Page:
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Let $E_j$ be the $j$th largest-magnitude eigenvalue of a real symmetric $N \times N$ matrix $M$. I've found that the ratio


is a measure of the "rank-one-ness" of $M$. Qualitatively, the more similar the columns of $M$ are to each other, the higher the ratio. In my graduate research, this measure appears naturally for a specific class of matrices.

I'm certain that there's been prior research on the properties and usefulness of this measure for deciding how well-aligned and similar the columns of a matrix are. For example, I've seen it used as a measure of "compressibility". Still, my searches haven't turned up much.

Where can I find out more?

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The usual approach for treating (numerical) rank is through the concept of singular values. Those are always real and nonnegative for any matrix, unlike eigenvalues which can be complex... – J. M. Apr 14 '12 at 11:09
@J.M.: I probably meant $E_j$ to be the absolute value of the $j$th eigenvalue. – Per Apr 14 '12 at 11:31
You should edit that bit of information into your question, then. – J. M. Apr 14 '12 at 11:34
@J.M.: I just looked up the Ky Fan norms, and unless I'm missing something obvious, the quantity in question is the ratio of the first Ky Fan norm to the last one. – Rahul Apr 19 '12 at 6:00
@Per In principle component analysis, your formula is the proportion of variation in the first principle component, if we assume the eigenvalues are ordered from largest to smallest, i.e. $E_1 > E_2 > \cdots >E_N>0$ We do this a lot in statistics to re-orient data (without scaling) such that the $i^{th}$ eigenvalues give you a measure of variation in the $i^{th}$ eigenvector axis. – torrho Dec 16 '12 at 5:08

Because $M$ is a correlation matrix, we know the diagonal elements $m_{ii} = 1 \ \forall i$. Computing the eigenvalues and eigenvectors of $M$ is is equivalent to performing principal components analysis on rescaled data (each column variable having unit variance).

The quantity $$\delta_j=\frac{|\lambda_j|}{\sum_{i=1}^{N} |\lambda_i|}$$ represents the proportion variation the $j$th eigenvector explains in your data set. Statisticians often order the eigenvalues of the correlation (or covariance) matrix by decreasing magnitude, and plot the level of cumulative variation explained by each eigenvector starting with the largest (respective) eigenvalue, and adding the next largest until all are exhausted. This is called a scree plot, and a quick google query will provide many examples.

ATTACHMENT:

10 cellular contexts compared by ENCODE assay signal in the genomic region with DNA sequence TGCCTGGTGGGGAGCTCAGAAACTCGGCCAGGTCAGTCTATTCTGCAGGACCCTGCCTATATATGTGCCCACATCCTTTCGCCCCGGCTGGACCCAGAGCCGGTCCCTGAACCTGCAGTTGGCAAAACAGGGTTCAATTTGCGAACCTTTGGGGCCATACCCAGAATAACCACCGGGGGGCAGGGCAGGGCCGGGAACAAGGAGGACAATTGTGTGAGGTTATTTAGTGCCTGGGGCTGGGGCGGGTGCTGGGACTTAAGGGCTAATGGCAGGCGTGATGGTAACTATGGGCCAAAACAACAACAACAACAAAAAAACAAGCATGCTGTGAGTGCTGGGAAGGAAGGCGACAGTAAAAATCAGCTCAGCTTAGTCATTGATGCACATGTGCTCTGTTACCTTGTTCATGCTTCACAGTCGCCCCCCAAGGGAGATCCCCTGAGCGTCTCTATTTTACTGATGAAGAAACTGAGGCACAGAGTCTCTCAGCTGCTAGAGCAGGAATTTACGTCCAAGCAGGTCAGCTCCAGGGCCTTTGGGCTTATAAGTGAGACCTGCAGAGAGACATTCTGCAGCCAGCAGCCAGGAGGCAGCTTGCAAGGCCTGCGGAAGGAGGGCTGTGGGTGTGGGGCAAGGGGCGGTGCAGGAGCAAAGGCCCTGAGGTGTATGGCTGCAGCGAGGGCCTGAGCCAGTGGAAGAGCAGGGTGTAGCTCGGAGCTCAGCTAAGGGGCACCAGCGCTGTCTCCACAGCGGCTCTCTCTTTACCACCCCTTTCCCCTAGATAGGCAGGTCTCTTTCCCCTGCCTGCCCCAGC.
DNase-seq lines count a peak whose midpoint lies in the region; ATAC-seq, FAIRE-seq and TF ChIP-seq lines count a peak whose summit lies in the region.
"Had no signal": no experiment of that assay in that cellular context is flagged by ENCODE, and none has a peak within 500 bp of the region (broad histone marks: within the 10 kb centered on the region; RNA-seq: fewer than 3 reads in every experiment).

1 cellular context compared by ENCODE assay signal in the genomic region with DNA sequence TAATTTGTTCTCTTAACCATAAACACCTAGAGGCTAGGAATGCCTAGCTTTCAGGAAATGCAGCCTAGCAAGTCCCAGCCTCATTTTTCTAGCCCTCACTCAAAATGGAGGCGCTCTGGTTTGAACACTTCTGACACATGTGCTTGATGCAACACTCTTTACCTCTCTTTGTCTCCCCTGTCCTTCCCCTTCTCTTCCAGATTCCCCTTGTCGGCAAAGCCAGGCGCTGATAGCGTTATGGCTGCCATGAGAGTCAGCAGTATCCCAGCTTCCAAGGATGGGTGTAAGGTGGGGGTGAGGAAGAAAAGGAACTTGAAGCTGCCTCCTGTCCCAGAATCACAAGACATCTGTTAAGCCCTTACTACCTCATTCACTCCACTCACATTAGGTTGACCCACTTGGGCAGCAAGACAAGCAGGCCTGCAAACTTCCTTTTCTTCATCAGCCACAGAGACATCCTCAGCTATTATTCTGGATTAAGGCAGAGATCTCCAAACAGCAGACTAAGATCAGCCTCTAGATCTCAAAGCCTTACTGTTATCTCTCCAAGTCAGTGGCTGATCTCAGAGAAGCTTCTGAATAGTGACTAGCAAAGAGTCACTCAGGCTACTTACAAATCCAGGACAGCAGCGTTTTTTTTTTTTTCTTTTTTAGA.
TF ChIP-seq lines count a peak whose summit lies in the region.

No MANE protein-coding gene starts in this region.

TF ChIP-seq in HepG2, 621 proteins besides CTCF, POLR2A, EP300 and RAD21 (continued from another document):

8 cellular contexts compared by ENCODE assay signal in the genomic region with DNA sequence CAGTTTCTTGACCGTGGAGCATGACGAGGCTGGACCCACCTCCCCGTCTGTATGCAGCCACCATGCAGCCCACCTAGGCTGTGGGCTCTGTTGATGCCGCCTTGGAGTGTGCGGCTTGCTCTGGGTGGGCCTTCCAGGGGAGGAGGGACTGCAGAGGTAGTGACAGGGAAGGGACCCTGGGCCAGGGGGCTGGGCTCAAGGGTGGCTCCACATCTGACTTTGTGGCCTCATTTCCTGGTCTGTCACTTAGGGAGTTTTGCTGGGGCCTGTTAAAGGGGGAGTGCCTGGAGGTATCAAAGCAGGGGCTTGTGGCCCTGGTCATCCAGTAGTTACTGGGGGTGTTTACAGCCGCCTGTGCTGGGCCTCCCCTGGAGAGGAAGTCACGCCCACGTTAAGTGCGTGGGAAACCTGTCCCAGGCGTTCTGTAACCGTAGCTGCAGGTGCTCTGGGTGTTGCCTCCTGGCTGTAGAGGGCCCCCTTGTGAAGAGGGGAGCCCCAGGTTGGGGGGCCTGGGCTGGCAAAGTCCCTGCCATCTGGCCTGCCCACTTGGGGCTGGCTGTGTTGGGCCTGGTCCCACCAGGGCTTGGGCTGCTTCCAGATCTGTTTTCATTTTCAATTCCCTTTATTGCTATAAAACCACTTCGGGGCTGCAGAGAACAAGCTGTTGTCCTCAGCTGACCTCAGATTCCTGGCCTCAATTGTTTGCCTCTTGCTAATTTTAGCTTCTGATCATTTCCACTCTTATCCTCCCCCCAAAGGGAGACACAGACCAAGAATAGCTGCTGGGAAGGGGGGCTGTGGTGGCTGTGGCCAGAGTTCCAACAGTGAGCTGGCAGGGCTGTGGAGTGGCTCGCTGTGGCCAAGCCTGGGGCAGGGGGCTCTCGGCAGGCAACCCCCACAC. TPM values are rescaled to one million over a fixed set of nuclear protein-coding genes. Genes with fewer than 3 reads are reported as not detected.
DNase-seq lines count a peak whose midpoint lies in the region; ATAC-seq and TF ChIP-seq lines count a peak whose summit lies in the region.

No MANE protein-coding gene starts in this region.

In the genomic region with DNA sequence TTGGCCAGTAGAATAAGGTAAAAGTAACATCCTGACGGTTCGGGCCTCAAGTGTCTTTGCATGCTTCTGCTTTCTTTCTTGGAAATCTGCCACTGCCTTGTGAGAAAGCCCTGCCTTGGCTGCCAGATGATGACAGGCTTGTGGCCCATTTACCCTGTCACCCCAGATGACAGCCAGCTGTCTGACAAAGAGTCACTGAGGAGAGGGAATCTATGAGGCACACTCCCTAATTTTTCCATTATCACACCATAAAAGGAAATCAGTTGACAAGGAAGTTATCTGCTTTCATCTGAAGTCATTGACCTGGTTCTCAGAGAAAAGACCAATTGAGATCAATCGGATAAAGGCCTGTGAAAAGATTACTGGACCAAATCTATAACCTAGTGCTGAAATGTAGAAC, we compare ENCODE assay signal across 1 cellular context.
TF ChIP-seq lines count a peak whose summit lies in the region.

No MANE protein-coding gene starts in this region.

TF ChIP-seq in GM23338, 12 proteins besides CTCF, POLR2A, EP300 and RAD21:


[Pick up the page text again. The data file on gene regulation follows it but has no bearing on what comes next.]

The utility of plotting cumulative sums of $\delta_j$ is one can visualize the marginal explanatory power gained from including an additional principal component in a set of linear factors modeling $M$.

We know if $\delta_j \approx 1$, then all columns of $M$ are approximately the same, and if $\delta_j \approx 0$, then the $j$th column bears little resemblance to the others (in a linear sense).

Researching how statisticians choose principal components may prove useful for your purposes, as there is a lot written about this.

Similarly, operations researchers and applied mathematicians often study the column subset selection problem, which may also bear relevant fruit.

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You can read about it in any chapter on principal components analysis (PCA), specifically PCA performed on a correlation matrix $\mathbf{R}$. As pointed out above, the sum of eigenvalues $\sum_j \lambda_j$ equals $p$, the number of dimensions of your data matrix. The ratio of the largest eigenvalue to the sum of eigenvalues reflects the percent variance explanation of the largest eigenvalue. However, it's not just the largest that is of interest: often the ratio of each eigenvalue to the sum (i.e, $p$) is used to reflect the percentage of variance explanation for each successive eigenvalue.

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